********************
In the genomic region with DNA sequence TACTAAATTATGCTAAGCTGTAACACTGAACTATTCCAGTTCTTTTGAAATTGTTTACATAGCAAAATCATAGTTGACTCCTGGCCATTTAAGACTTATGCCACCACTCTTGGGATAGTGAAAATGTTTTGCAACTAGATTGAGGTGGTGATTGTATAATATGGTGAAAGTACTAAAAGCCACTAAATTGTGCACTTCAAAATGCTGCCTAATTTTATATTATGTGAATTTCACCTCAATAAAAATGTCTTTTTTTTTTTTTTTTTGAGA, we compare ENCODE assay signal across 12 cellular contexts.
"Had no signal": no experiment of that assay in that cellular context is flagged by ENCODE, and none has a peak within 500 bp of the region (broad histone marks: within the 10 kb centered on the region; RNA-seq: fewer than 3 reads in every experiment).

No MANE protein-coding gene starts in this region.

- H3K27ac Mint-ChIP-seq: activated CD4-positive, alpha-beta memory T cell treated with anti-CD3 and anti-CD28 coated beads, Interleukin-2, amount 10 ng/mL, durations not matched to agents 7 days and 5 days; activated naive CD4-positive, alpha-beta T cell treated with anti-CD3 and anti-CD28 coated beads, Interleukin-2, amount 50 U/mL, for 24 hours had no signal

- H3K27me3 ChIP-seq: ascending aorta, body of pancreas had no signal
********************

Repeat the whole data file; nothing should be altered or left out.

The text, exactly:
In the genomic region with DNA sequence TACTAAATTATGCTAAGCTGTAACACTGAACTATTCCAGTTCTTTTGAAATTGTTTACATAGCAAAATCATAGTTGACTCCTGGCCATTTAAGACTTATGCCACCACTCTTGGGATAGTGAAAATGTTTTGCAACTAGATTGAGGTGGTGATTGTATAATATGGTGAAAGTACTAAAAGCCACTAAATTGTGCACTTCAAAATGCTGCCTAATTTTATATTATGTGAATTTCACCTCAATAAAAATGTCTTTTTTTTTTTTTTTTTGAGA, we compare ENCODE assay signal across 12 cellular contexts.
"Had no signal": no experiment of that assay in that cellular context is flagged by ENCODE, and none has a peak within 500 bp of the region (broad histone marks: within the 10 kb centered on the region; RNA-seq: fewer than 3 reads in every experiment).

No MANE protein-coding gene starts in this region.

- H3K27ac Mint-ChIP-seq: activated CD4-positive, alpha-beta memory T cell treated with anti-CD3 and anti-CD28 coated beads, Interleukin-2, amount 10 ng/mL, durations not matched to agents 7 days and 5 days; activated naive CD4-positive, alpha-beta T cell treated with anti-CD3 and anti-CD28 coated beads, Interleukin-2, amount 50 U/mL, for 24 hours had no signal

- H3K27me3 ChIP-seq: ascending aorta, body of pancreas had no signal